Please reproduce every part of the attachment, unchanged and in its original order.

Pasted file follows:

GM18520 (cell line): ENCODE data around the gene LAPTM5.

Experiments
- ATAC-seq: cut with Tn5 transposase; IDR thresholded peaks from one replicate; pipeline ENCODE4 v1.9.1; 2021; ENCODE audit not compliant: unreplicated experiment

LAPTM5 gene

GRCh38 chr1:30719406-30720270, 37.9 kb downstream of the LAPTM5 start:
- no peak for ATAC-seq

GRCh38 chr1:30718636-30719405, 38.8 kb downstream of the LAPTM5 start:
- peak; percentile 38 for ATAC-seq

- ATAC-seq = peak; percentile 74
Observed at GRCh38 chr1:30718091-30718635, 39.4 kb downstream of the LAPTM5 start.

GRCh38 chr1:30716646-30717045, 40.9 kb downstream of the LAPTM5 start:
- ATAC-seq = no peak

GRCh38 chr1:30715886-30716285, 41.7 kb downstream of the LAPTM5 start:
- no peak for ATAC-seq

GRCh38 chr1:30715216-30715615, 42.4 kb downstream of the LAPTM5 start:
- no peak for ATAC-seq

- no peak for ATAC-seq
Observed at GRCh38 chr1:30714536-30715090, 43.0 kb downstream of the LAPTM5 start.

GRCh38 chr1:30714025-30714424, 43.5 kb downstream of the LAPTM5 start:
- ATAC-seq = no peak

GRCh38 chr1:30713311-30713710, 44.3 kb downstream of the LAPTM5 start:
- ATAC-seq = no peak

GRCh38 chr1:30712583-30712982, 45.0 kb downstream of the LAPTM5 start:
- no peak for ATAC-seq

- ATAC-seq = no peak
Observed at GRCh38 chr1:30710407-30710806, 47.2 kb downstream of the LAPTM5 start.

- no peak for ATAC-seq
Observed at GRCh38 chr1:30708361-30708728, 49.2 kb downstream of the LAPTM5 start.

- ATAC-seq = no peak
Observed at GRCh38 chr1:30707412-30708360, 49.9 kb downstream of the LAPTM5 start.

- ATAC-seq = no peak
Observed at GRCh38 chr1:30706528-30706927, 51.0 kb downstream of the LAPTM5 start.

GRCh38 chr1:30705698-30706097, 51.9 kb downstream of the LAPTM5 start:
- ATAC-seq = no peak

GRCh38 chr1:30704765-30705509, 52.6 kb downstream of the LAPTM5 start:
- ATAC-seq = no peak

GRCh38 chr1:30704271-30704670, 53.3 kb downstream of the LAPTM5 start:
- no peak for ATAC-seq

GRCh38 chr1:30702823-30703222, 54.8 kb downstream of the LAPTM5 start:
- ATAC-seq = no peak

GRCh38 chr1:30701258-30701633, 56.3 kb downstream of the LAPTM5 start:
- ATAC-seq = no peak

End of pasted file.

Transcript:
GM18520 (cell line): ENCODE data around the gene LAPTM5.

Experiments
- ATAC-seq: cut with Tn5 transposase; IDR thresholded peaks from one replicate; pipeline ENCODE4 v1.9.1; 2021; ENCODE audit not compliant: unreplicated experiment

LAPTM5 gene

GRCh38 chr1:30719406-30720270, 37.9 kb downstream of the LAPTM5 start:
- no peak for ATAC-seq

GRCh38 chr1:30718636-30719405, 38.8 kb downstream of the LAPTM5 start:
- peak; percentile 38 for ATAC-seq

- ATAC-seq = peak; percentile 74
Observed at GRCh38 chr1:30718091-30718635, 39.4 kb downstream of the LAPTM5 start.

GRCh38 chr1:30716646-30717045, 40.9 kb downstream of the LAPTM5 start:
- ATAC-seq = no peak

GRCh38 chr1:30715886-30716285, 41.7 kb downstream of the LAPTM5 start:
- no peak for ATAC-seq

GRCh38 chr1:30715216-30715615, 42.4 kb downstream of the LAPTM5 start:
- no peak for ATAC-seq

- no peak for ATAC-seq
Observed at GRCh38 chr1:30714536-30715090, 43.0 kb downstream of the LAPTM5 start.

GRCh38 chr1:30714025-30714424, 43.5 kb downstream of the LAPTM5 start:
- ATAC-seq = no peak

GRCh38 chr1:30713311-30713710, 44.3 kb downstream of the LAPTM5 start:
- ATAC-seq = no peak

GRCh38 chr1:30712583-30712982, 45.0 kb downstream of the LAPTM5 start:
- no peak for ATAC-seq

- ATAC-seq = no peak
Observed at GRCh38 chr1:30710407-30710806, 47.2 kb downstream of the LAPTM5 start.

- no peak for ATAC-seq
Observed at GRCh38 chr1:30708361-30708728, 49.2 kb downstream of the LAPTM5 start.

- ATAC-seq = no peak
Observed at GRCh38 chr1:30707412-30708360, 49.9 kb downstream of the LAPTM5 start.

- ATAC-seq = no peak
Observed at GRCh38 chr1:30706528-30706927, 51.0 kb downstream of the LAPTM5 start.

GRCh38 chr1:30705698-30706097, 51.9 kb downstream of the LAPTM5 start:
- ATAC-seq = no peak

GRCh38 chr1:30704765-30705509, 52.6 kb downstream of the LAPTM5 start:
- ATAC-seq = no peak

GRCh38 chr1:30704271-30704670, 53.3 kb downstream of the LAPTM5 start:
- no peak for ATAC-seq

GRCh38 chr1:30702823-30703222, 54.8 kb downstream of the LAPTM5 start:
- ATAC-seq = no peak

GRCh38 chr1:30701258-30701633, 56.3 kb downstream of the LAPTM5 start:
- ATAC-seq = no peak